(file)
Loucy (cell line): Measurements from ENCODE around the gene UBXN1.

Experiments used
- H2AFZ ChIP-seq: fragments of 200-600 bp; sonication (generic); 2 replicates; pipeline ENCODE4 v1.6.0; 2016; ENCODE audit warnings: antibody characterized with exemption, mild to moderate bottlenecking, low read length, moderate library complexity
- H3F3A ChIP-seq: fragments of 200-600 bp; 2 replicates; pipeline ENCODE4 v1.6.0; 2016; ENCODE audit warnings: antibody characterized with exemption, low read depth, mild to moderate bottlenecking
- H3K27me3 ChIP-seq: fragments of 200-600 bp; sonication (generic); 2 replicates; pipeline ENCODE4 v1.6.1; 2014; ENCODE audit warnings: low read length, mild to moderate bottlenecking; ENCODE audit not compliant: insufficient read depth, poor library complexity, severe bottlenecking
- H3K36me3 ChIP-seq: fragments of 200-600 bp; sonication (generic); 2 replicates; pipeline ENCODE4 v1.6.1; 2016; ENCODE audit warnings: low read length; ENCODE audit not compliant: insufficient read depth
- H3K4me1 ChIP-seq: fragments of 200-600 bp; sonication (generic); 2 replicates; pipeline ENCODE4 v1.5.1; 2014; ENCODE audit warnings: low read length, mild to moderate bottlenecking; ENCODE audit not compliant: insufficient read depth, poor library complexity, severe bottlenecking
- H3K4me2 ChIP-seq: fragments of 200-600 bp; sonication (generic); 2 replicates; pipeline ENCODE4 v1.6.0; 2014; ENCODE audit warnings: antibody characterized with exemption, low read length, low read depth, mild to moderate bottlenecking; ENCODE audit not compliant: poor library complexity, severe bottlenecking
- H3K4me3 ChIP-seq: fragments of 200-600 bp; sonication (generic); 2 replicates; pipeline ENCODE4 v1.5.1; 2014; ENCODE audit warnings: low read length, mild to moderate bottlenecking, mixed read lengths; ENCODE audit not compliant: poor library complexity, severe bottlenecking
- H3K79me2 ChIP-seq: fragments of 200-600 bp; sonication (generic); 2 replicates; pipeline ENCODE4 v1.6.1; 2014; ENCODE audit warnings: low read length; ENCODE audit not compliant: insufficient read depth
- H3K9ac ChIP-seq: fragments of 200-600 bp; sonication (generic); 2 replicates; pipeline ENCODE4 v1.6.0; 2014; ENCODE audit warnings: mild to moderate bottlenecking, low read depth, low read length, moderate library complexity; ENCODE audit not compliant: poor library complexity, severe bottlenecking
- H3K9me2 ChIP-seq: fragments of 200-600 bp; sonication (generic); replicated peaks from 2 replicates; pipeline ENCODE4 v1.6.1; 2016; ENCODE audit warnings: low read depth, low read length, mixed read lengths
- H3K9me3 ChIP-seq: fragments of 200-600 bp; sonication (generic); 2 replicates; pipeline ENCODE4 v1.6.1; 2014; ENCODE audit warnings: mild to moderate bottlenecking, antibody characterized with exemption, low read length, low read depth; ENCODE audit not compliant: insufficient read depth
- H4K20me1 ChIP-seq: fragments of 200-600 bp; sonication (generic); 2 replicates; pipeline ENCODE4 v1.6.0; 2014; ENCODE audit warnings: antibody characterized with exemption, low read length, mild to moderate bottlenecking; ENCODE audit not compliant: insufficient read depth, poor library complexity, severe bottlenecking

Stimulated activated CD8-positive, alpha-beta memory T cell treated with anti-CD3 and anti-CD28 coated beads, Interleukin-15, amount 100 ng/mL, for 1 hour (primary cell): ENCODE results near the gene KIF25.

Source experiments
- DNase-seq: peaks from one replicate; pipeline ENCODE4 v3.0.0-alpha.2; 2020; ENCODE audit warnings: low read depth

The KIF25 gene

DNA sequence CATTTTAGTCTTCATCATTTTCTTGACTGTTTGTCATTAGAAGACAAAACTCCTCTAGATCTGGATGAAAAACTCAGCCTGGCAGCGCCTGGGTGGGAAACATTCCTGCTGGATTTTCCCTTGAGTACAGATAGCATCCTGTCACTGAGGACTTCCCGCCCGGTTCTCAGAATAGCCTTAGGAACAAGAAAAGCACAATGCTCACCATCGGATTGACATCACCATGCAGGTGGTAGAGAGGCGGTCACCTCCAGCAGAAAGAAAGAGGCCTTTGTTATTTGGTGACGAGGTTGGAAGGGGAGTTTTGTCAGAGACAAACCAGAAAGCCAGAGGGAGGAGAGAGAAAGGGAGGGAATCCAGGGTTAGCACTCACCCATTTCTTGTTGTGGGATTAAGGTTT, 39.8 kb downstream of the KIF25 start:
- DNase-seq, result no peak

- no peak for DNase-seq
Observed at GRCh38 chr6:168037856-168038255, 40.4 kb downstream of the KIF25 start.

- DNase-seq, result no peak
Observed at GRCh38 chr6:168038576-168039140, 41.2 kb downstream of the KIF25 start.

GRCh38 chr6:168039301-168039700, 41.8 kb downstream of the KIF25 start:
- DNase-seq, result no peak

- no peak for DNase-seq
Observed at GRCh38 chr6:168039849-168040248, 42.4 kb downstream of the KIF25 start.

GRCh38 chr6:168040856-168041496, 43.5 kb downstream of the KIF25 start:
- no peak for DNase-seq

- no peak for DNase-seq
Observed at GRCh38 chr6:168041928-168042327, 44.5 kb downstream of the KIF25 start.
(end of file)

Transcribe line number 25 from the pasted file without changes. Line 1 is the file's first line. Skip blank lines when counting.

GRCh38 chr6:168039301-168039700, 41.8 kb downstream of the KIF25 start: